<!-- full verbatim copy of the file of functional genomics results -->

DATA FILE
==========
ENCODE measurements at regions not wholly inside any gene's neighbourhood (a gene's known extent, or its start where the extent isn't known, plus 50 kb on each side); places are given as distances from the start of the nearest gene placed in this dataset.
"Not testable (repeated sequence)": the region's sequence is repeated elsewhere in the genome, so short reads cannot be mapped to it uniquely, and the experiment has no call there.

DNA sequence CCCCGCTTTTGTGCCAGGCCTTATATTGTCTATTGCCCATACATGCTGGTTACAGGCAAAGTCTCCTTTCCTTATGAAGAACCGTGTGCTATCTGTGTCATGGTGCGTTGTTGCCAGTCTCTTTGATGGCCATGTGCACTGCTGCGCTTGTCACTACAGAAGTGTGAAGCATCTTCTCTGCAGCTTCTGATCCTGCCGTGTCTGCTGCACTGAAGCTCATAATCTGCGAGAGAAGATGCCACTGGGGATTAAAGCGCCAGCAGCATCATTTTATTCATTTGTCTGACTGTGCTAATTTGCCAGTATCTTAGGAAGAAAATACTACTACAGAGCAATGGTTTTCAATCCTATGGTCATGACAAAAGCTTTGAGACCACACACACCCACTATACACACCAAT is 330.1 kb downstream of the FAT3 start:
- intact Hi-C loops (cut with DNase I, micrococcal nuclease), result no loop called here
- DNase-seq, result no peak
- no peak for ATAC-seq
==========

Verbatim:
ENCODE measurements at regions not wholly inside any gene's neighbourhood (a gene's known extent, or its start where the extent isn't known, plus 50 kb on each side); places are given as distances from the start of the nearest gene placed in this dataset.
"Not testable (repeated sequence)": the region's sequence is repeated elsewhere in the genome, so short reads cannot be mapped to it uniquely, and the experiment has no call there.

DNA sequence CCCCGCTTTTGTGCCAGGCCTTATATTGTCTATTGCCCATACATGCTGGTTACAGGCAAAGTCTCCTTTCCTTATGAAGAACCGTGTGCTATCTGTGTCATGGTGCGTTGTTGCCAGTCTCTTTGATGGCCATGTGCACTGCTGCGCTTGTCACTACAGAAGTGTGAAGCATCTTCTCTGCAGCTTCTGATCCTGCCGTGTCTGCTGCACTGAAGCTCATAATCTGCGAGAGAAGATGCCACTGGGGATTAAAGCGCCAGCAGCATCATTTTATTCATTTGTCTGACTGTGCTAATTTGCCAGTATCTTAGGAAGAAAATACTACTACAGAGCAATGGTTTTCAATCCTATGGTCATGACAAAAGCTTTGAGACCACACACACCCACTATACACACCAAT is 330.1 kb downstream of the FAT3 start:
- intact Hi-C loops (cut with DNase I, micrococcal nuclease), result no loop called here
- DNase-seq, result no peak
- no peak for ATAC-seq